[Asharq Al-Awsat] How are the preparations for this referendum going? Are they moving in the right direction or are there obstacles to this? To what extent are you satisfied with the steps that have been taken?
[Amum] The SPLM leader Salva Kiir will form a referendum government within the next few days….its aim and priority will be to prepare for the referendum to be held on schedule and manage the challenges involved in this task. Until now, we are not satisfied with what is going on because the NCP is trying to impede the referendum by placing obstacles [in its path] particularly with regards the demarcation of the borders between the north and the south, as well as the demarcation of the borders of the disputed Abyei region, as well as forming commissions for the referendum and Abyei, in addition to other related issues. The NCP is also destabilizing the security of the south by forming, financing, and arming militias, and sending them to the south in order to destabilize security and kill innocent citizens. This is what they are investing in now; creating war amongst the people of the south in an attempt to sow discord and destroy the reputation of the south, until it is said that the south is unqualified and incapable of conducting a referendum or establishing an independent state. However, all these attempts will fail and the government of southern Sudan is capable of dealing with these challenges.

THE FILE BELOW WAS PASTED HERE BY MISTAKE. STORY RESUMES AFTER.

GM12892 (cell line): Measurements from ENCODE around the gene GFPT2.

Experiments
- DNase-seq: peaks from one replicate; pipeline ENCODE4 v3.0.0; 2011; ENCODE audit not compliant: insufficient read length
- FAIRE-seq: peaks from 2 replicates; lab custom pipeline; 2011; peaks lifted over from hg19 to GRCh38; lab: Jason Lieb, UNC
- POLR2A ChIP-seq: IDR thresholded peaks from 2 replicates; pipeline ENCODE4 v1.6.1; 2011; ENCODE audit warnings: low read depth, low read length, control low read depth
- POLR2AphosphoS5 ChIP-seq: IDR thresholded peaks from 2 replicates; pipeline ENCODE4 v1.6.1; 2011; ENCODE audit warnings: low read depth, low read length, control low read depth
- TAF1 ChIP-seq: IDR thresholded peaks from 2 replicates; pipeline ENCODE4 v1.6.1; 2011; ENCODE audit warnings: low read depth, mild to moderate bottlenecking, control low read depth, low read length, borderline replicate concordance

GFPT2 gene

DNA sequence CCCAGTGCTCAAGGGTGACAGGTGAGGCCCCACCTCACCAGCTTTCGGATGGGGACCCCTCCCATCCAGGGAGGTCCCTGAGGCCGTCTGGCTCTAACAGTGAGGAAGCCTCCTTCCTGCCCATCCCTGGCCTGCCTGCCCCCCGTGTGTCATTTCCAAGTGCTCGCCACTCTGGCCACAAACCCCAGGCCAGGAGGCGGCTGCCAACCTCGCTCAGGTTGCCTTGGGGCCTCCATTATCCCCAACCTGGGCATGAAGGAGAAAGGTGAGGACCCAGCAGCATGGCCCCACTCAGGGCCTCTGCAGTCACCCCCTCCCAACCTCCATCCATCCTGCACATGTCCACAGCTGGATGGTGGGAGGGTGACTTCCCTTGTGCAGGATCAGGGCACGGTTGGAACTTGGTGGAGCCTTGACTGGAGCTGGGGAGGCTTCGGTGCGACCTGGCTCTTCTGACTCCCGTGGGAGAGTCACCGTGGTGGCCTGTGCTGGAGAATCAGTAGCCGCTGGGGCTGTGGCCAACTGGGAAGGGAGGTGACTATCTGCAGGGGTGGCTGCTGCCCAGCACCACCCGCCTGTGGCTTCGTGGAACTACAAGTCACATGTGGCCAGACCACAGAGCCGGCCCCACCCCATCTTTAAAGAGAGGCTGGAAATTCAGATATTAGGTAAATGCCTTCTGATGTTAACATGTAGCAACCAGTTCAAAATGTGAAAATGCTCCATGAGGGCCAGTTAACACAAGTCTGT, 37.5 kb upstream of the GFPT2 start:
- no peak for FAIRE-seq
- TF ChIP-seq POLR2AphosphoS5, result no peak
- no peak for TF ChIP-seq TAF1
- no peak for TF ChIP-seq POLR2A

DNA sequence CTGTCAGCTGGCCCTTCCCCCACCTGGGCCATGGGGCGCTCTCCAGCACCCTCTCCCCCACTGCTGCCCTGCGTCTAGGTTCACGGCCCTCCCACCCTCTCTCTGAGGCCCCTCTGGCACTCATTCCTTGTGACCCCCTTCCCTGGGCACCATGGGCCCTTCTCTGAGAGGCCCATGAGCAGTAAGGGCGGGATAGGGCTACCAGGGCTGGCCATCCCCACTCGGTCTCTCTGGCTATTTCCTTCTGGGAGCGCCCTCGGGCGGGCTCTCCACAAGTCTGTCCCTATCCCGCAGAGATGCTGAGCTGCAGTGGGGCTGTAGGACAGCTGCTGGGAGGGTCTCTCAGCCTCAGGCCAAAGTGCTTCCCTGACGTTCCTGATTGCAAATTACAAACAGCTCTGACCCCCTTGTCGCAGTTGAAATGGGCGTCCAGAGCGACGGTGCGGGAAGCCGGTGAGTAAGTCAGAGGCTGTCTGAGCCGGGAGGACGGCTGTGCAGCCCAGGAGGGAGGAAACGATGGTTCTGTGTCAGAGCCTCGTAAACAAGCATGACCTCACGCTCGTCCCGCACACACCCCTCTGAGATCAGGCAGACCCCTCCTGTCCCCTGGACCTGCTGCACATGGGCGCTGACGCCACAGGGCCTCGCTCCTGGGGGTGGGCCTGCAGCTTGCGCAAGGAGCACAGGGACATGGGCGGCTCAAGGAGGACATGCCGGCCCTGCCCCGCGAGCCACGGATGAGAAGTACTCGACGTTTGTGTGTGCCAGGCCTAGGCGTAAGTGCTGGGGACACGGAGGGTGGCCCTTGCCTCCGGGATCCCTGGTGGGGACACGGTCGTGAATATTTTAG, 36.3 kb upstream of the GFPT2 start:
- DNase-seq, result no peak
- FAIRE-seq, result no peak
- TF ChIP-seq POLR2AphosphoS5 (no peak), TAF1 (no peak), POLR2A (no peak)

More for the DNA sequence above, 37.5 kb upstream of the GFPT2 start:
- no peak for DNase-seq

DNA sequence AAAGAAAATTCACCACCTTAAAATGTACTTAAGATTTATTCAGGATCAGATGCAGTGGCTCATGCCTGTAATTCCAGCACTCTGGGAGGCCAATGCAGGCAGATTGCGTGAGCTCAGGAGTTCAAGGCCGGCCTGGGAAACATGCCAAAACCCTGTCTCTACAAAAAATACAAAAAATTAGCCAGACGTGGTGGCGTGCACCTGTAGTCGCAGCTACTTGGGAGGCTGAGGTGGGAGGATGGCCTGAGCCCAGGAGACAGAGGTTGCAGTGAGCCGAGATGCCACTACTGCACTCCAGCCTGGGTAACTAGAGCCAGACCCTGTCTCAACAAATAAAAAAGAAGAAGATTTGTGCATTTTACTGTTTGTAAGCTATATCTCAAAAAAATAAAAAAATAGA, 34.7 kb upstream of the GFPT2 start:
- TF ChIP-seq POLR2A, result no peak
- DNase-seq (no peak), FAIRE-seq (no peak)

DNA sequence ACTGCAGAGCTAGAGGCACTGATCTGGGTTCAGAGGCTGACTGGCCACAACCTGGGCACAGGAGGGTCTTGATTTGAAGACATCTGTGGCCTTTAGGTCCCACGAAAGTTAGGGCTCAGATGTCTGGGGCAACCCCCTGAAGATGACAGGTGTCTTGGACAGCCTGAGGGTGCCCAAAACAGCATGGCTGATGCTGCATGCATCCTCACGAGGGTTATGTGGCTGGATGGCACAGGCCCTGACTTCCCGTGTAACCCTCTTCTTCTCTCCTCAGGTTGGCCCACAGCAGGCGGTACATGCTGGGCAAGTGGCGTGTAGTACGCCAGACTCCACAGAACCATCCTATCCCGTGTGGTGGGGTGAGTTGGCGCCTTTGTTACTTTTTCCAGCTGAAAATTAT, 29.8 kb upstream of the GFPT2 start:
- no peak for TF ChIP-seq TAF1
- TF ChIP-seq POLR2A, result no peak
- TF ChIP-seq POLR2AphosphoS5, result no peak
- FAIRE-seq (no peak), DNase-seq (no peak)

[Asharq Al-Awsat] The NCP has stated on more than one occasion that it desires unity and it will work for this, and this is what President al-Bashir recently affirmed in his inauguration speech. Are you saying that this is untrue?
[Amum] They do not do what they say [they will], for the most effort they are exerting and investment they are putting forward is to create sedition in southern Sudan and finance and arm these militias. This is what they are doing now. They say one thing but do another. They talk about making the option of unification attractive, while in reality they are sowing discord in the south and making the option of secession the attractive one, perhaps even creating estrangement between the north and south.